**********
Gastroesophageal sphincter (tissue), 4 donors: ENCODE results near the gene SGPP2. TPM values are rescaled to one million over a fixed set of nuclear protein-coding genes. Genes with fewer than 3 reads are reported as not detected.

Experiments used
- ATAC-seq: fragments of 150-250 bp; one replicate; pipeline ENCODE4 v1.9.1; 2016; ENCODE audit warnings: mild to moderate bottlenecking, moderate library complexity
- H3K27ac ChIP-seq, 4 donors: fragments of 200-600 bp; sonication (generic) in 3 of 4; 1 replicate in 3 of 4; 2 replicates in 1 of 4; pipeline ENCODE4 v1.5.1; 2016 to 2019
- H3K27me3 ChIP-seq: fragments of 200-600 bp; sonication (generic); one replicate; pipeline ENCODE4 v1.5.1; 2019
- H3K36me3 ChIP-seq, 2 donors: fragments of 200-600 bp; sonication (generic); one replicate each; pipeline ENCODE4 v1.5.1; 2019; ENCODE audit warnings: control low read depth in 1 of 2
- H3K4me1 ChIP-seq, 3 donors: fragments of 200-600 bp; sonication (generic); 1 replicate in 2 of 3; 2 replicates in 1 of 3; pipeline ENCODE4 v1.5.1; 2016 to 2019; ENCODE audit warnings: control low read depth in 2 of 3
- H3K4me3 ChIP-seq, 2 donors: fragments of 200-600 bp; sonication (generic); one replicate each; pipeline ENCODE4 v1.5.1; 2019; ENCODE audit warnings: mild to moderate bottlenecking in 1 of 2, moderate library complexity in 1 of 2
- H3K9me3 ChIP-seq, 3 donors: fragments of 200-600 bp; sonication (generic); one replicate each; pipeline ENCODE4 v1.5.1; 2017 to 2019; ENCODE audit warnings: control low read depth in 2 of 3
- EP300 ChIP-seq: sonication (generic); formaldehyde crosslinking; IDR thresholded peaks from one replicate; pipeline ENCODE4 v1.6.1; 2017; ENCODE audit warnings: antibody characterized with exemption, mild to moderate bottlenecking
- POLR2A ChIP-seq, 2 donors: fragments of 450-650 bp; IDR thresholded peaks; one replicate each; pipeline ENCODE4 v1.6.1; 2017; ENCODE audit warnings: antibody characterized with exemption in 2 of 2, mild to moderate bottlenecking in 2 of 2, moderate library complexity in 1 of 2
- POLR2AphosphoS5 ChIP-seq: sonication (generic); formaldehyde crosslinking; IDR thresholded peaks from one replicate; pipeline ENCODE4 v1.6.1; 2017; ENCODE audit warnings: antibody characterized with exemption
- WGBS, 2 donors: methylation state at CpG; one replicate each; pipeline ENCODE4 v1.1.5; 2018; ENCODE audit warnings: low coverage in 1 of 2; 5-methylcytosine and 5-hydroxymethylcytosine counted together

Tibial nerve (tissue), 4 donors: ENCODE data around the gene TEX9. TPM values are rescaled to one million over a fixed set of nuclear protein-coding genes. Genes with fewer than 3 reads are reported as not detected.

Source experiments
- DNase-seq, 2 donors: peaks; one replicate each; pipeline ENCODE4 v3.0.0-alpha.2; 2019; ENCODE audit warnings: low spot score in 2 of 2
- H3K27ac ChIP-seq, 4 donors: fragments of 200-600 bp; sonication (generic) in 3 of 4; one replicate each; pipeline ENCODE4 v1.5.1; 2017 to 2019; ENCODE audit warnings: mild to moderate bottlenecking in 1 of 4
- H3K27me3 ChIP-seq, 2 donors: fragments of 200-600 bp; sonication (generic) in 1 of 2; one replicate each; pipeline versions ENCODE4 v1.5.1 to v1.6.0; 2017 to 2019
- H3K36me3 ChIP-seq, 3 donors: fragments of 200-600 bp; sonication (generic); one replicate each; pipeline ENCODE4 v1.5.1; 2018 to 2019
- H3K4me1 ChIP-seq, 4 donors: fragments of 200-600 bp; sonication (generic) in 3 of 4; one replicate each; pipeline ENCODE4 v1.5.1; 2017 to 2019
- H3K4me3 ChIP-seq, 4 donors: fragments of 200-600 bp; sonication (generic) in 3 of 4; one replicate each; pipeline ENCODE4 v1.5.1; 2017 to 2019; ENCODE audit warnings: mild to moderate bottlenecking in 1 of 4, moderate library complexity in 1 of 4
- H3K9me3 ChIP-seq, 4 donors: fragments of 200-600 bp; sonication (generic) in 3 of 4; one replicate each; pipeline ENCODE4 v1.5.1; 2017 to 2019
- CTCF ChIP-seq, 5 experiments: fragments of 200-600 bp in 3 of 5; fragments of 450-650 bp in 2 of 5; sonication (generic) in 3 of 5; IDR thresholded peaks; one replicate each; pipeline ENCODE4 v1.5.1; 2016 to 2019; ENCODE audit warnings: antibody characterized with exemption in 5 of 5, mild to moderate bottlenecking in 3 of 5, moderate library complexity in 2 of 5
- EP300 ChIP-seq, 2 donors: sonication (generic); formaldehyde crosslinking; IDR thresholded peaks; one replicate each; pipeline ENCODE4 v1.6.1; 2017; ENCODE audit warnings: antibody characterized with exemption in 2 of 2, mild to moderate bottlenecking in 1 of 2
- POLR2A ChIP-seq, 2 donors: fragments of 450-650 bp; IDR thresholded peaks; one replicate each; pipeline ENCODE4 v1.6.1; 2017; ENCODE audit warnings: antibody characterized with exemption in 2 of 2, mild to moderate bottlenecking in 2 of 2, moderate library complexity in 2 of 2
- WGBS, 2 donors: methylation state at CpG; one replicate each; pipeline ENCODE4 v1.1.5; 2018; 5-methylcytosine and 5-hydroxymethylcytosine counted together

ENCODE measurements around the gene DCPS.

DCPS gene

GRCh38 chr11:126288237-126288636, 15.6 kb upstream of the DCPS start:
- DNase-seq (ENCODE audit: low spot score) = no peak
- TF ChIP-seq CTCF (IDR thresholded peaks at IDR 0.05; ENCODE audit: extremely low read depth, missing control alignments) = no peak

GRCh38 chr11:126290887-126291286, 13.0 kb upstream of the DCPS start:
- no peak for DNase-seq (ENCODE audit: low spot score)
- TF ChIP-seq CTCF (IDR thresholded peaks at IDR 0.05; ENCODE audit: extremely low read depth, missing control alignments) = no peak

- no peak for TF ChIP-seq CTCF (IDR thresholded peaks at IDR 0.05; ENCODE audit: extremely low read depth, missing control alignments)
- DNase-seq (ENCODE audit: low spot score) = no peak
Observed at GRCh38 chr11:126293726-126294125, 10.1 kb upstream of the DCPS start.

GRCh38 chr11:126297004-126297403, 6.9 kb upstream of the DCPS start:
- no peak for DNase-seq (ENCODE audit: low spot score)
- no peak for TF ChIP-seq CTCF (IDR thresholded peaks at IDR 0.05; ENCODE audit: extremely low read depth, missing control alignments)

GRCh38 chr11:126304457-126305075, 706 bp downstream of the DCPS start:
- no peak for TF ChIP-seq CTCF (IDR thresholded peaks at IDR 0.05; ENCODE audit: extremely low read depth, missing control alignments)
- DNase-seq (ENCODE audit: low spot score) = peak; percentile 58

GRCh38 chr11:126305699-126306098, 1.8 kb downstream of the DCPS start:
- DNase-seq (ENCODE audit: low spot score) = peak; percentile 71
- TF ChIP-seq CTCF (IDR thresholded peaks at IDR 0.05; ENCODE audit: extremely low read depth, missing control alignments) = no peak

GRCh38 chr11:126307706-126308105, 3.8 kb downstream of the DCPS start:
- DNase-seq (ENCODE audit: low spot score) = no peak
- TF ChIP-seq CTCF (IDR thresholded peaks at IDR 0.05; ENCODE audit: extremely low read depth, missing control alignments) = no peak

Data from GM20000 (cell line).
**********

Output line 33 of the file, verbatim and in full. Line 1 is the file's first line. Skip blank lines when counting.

- no peak for DNase-seq (ENCODE audit: low spot score)